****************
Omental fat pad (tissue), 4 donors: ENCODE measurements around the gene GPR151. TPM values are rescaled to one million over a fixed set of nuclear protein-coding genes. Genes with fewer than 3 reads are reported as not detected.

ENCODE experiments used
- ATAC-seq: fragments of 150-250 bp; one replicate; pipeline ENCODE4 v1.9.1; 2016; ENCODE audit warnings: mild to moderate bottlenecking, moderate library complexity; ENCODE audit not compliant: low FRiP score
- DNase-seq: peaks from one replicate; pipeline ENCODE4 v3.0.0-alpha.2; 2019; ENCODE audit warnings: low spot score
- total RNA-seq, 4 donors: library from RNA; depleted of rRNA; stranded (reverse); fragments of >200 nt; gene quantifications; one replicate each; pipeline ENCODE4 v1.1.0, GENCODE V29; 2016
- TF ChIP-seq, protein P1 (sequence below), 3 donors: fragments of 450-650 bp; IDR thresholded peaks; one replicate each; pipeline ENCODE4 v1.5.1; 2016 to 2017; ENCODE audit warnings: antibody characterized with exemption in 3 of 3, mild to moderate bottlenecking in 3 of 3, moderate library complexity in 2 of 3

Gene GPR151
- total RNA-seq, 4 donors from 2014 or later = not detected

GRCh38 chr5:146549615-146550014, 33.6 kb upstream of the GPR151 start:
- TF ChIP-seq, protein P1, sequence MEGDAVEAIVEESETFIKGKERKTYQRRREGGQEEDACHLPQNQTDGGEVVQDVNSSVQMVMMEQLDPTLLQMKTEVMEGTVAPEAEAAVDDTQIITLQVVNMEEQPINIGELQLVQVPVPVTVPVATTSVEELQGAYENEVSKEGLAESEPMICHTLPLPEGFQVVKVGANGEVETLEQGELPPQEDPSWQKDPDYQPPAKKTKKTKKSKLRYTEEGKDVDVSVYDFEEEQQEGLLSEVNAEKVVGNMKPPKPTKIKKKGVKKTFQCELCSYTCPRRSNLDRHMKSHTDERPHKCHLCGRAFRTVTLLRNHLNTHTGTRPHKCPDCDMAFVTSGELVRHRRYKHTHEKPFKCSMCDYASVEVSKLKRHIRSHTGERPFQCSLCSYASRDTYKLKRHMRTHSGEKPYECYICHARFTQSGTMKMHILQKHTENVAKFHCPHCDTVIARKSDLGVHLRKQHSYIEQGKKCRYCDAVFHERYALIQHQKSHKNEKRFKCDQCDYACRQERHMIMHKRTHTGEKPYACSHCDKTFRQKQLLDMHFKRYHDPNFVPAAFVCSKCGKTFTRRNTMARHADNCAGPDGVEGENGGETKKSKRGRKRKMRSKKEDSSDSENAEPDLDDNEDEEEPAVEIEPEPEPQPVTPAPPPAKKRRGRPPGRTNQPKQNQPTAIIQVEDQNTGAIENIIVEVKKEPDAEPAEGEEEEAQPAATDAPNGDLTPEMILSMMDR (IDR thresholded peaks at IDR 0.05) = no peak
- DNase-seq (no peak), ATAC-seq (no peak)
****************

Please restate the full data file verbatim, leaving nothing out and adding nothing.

Omental fat pad (tissue), 4 donors: ENCODE measurements around the gene GPR151. TPM values are rescaled to one million over a fixed set of nuclear protein-coding genes. Genes with fewer than 3 reads are reported as not detected.

ENCODE experiments used
- ATAC-seq: fragments of 150-250 bp; one replicate; pipeline ENCODE4 v1.9.1; 2016; ENCODE audit warnings: mild to moderate bottlenecking, moderate library complexity; ENCODE audit not compliant: low FRiP score
- DNase-seq: peaks from one replicate; pipeline ENCODE4 v3.0.0-alpha.2; 2019; ENCODE audit warnings: low spot score
- total RNA-seq, 4 donors: library from RNA; depleted of rRNA; stranded (reverse); fragments of >200 nt; gene quantifications; one replicate each; pipeline ENCODE4 v1.1.0, GENCODE V29; 2016
- TF ChIP-seq, protein P1 (sequence below), 3 donors: fragments of 450-650 bp; IDR thresholded peaks; one replicate each; pipeline ENCODE4 v1.5.1; 2016 to 2017; ENCODE audit warnings: antibody characterized with exemption in 3 of 3, mild to moderate bottlenecking in 3 of 3, moderate library complexity in 2 of 3

Gene GPR151
- total RNA-seq, 4 donors from 2014 or later = not detected

GRCh38 chr5:146549615-146550014, 33.6 kb upstream of the GPR151 start:
- TF ChIP-seq, protein P1, sequence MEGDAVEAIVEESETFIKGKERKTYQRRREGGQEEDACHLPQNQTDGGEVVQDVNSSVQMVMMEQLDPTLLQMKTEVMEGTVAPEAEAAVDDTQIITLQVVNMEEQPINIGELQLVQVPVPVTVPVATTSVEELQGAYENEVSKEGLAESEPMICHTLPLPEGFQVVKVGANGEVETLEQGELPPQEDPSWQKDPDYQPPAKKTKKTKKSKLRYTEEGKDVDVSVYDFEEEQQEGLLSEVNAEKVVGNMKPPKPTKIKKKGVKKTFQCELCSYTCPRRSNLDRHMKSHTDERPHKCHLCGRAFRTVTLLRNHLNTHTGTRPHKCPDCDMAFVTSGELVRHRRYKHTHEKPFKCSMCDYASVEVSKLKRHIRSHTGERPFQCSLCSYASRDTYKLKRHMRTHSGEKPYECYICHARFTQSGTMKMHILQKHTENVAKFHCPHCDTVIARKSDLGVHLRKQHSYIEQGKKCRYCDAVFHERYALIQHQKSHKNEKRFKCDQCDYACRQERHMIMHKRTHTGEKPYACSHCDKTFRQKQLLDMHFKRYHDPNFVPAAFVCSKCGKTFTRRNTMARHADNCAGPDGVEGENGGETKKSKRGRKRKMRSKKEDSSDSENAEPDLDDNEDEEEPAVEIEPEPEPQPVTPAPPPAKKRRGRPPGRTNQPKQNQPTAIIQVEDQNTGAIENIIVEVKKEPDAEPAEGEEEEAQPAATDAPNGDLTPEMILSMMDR (IDR thresholded peaks at IDR 0.05) = no peak
- DNase-seq (no peak), ATAC-seq (no peak)